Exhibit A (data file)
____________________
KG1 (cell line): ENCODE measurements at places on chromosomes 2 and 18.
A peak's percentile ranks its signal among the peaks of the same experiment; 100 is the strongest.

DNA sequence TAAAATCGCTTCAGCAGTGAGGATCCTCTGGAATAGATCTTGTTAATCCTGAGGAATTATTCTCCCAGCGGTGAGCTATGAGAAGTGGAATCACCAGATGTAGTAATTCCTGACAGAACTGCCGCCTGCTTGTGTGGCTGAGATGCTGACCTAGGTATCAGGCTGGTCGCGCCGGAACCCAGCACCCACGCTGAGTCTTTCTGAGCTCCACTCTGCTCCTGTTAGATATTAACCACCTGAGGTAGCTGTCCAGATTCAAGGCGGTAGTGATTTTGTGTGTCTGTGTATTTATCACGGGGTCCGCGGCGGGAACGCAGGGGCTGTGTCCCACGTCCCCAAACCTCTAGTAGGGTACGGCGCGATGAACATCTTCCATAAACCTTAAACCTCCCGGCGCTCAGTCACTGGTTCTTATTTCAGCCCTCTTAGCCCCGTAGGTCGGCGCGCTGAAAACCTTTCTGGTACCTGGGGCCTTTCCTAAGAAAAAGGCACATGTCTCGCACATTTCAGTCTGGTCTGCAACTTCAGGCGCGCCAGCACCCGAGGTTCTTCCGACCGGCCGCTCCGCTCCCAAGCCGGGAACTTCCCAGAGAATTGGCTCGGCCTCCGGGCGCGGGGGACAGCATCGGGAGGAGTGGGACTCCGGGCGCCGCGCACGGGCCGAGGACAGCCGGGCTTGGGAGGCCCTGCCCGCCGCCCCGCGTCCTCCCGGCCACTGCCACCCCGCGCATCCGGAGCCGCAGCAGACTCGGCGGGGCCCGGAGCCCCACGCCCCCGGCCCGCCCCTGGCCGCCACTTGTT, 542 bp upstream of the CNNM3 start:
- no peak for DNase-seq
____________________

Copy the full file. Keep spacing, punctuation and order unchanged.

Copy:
KG1 (cell line): ENCODE measurements at places on chromosomes 2 and 18.
A peak's percentile ranks its signal among the peaks of the same experiment; 100 is the strongest.

DNA sequence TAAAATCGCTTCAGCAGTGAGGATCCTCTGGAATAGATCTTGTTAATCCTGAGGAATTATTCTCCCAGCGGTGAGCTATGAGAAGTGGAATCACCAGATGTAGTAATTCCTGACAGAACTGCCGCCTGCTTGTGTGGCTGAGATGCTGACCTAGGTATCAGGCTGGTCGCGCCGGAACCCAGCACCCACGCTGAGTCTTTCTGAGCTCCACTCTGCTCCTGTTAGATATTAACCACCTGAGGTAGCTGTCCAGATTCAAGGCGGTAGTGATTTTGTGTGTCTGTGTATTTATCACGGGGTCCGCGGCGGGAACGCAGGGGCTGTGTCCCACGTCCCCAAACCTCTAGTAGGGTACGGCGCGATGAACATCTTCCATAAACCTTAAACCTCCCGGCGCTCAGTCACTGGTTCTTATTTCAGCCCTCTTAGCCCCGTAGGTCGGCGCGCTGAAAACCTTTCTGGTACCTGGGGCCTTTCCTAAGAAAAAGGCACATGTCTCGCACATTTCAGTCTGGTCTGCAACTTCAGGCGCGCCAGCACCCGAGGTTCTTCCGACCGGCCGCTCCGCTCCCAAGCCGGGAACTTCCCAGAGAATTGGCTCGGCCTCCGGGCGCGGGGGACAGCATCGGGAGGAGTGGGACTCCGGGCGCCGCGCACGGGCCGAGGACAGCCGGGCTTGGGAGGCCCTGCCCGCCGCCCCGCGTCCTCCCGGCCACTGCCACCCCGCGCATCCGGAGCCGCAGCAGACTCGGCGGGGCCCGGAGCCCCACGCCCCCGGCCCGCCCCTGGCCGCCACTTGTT, 542 bp upstream of the CNNM3 start:
- no peak for DNase-seq